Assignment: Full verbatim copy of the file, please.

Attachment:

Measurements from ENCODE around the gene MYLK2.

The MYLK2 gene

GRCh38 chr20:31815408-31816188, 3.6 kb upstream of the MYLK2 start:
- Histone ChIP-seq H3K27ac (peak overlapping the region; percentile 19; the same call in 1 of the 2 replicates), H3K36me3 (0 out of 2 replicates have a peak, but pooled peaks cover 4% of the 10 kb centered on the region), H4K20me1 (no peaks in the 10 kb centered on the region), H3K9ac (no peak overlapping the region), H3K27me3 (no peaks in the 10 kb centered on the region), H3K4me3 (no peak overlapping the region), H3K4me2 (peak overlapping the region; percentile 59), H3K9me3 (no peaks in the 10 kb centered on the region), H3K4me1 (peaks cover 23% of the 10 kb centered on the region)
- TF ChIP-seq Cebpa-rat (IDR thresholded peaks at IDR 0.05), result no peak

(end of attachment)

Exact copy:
Measurements from ENCODE around the gene MYLK2.

The MYLK2 gene

GRCh38 chr20:31815408-31816188, 3.6 kb upstream of the MYLK2 start:
- Histone ChIP-seq H3K27ac (peak overlapping the region; percentile 19; the same call in 1 of the 2 replicates), H3K36me3 (0 out of 2 replicates have a peak, but pooled peaks cover 4% of the 10 kb centered on the region), H4K20me1 (no peaks in the 10 kb centered on the region), H3K9ac (no peak overlapping the region), H3K27me3 (no peaks in the 10 kb centered on the region), H3K4me3 (no peak overlapping the region), H3K4me2 (peak overlapping the region; percentile 59), H3K9me3 (no peaks in the 10 kb centered on the region), H3K4me1 (peaks cover 23% of the 10 kb centered on the region)
- TF ChIP-seq Cebpa-rat (IDR thresholded peaks at IDR 0.05), result no peak